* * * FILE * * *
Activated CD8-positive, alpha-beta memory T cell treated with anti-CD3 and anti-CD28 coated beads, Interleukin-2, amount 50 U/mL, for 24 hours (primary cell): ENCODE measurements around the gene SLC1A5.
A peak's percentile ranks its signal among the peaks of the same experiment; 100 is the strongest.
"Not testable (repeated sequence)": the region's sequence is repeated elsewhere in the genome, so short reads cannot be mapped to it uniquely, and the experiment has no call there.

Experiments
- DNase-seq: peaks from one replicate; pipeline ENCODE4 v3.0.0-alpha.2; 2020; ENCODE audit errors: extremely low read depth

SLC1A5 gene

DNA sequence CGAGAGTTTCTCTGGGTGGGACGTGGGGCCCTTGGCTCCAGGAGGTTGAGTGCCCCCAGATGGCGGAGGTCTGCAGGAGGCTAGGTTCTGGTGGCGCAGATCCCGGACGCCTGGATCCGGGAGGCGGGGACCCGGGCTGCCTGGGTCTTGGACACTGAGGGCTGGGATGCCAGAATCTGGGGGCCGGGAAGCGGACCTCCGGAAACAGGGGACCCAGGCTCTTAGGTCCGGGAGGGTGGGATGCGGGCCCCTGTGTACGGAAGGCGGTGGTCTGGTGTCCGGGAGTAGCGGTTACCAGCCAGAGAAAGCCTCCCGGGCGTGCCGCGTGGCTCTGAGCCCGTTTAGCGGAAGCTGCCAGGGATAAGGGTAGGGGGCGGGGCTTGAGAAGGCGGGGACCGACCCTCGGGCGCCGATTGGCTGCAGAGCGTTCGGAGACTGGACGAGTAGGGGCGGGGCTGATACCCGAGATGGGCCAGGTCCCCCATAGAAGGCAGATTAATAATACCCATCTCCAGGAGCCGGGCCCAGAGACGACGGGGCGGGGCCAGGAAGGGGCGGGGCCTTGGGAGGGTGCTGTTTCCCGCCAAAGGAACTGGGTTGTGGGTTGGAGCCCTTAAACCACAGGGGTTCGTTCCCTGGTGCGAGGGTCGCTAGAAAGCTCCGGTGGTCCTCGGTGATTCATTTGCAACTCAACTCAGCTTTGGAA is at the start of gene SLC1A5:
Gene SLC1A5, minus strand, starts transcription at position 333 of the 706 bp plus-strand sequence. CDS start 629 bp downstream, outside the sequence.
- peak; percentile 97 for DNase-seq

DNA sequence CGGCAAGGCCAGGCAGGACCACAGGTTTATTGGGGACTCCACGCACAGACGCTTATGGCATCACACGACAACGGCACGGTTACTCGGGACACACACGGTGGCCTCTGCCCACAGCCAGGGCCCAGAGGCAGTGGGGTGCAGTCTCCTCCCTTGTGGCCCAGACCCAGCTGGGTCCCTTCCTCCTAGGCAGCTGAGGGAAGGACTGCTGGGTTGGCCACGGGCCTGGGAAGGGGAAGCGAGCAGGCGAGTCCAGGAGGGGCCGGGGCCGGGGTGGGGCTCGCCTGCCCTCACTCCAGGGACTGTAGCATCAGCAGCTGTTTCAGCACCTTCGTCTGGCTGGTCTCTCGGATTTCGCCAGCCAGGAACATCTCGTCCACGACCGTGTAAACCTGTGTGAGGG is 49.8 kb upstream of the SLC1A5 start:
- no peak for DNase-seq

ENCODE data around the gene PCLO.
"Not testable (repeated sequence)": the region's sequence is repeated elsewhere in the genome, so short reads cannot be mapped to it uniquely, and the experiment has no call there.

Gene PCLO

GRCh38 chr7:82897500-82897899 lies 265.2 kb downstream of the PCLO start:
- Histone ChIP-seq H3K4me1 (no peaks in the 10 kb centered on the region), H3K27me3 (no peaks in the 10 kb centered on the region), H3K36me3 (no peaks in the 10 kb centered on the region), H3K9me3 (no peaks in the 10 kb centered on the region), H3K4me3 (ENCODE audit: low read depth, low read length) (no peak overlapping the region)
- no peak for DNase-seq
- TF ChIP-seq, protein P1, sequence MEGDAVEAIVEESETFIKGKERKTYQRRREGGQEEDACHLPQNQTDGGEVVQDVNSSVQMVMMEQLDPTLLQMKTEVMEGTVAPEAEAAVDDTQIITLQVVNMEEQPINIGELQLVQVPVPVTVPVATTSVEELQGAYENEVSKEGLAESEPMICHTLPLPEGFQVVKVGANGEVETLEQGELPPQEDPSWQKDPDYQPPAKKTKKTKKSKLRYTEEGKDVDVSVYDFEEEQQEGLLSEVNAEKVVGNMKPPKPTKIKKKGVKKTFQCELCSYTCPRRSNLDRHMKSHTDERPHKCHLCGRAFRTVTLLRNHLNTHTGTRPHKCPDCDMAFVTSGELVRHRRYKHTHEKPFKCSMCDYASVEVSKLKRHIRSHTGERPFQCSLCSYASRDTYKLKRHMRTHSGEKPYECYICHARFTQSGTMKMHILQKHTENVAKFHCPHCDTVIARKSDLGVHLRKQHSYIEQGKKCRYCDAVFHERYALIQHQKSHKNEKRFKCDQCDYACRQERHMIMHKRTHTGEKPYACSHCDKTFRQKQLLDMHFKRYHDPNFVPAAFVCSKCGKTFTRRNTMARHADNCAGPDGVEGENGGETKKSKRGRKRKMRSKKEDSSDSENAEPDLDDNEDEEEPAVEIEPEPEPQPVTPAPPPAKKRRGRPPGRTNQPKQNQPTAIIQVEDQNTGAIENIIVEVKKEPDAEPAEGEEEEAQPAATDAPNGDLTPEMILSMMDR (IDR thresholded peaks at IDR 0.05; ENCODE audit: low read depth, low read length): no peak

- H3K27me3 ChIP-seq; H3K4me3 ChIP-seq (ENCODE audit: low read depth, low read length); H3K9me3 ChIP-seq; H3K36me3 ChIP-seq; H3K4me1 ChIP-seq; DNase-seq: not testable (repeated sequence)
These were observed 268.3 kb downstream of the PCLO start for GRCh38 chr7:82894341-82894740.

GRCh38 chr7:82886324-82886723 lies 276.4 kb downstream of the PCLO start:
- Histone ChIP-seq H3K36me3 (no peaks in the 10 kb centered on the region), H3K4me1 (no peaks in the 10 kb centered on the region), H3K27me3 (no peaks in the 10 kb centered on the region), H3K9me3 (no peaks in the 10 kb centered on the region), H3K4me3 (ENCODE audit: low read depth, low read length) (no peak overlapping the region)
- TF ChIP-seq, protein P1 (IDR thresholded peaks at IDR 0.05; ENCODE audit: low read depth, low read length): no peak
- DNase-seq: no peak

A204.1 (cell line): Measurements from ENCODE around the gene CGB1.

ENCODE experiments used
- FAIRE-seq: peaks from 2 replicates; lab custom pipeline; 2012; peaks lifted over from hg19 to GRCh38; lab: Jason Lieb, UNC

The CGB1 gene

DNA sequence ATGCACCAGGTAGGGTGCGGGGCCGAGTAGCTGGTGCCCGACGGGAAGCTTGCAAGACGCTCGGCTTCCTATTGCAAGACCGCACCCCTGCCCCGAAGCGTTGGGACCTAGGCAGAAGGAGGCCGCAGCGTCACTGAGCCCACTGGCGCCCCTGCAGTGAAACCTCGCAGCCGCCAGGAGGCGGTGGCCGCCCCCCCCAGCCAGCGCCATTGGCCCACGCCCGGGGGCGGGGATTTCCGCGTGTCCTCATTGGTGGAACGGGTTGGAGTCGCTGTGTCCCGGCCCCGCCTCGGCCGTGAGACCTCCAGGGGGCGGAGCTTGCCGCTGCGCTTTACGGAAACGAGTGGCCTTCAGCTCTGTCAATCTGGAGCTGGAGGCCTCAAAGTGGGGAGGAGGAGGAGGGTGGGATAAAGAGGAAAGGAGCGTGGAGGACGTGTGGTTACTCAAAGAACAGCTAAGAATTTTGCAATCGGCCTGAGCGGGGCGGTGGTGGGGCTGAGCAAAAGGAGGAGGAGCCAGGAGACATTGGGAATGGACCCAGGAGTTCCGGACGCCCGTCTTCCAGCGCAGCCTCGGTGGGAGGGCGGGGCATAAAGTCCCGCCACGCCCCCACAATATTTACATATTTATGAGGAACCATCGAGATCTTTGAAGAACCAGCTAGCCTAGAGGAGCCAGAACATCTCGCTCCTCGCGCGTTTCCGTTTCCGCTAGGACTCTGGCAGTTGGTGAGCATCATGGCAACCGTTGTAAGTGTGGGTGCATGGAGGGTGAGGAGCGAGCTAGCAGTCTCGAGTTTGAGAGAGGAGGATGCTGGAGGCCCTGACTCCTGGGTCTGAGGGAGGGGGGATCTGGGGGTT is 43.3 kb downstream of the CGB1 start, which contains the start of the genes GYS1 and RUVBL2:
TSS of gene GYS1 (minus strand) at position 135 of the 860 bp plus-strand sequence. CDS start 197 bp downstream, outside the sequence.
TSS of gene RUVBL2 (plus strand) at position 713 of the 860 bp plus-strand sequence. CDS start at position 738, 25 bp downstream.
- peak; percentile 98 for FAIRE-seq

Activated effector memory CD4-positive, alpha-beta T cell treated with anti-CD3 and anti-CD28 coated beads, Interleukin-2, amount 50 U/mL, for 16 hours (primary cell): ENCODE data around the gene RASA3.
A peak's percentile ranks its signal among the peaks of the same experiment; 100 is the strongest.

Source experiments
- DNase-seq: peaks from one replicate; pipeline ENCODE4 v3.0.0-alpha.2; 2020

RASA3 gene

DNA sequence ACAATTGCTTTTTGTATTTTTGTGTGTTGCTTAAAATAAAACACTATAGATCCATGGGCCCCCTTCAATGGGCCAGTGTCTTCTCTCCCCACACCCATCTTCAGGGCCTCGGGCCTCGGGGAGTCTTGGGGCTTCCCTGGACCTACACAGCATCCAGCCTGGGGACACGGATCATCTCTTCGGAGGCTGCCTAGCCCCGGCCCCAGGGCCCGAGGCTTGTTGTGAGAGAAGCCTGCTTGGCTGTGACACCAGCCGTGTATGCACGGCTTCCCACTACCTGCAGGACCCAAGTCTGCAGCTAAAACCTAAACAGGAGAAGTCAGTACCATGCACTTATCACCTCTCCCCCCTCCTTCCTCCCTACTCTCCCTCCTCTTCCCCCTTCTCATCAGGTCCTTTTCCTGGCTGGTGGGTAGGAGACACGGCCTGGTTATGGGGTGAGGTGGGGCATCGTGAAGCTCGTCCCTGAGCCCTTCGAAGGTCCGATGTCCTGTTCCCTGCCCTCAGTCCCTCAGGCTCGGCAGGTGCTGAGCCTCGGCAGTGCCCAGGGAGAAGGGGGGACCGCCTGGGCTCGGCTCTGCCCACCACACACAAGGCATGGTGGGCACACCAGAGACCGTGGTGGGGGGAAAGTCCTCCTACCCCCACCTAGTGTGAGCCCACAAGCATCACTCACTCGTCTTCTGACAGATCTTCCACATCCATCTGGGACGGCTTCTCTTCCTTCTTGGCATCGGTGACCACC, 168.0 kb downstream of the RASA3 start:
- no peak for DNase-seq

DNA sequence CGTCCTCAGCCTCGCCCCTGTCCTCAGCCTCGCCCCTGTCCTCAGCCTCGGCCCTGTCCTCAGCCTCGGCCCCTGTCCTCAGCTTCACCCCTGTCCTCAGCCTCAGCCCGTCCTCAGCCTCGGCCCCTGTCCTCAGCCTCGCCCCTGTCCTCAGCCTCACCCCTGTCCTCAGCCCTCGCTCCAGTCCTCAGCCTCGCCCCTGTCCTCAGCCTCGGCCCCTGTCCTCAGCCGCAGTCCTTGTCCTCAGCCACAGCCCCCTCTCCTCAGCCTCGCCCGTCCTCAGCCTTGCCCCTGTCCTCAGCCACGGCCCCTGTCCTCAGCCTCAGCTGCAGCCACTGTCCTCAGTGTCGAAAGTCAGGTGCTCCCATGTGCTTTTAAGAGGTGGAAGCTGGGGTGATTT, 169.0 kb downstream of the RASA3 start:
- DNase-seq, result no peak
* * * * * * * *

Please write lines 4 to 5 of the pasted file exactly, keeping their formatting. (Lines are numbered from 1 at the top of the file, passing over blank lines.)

Experiments
- DNase-seq: peaks from one replicate; pipeline ENCODE4 v3.0.0-alpha.2; 2020; ENCODE audit errors: extremely low read depth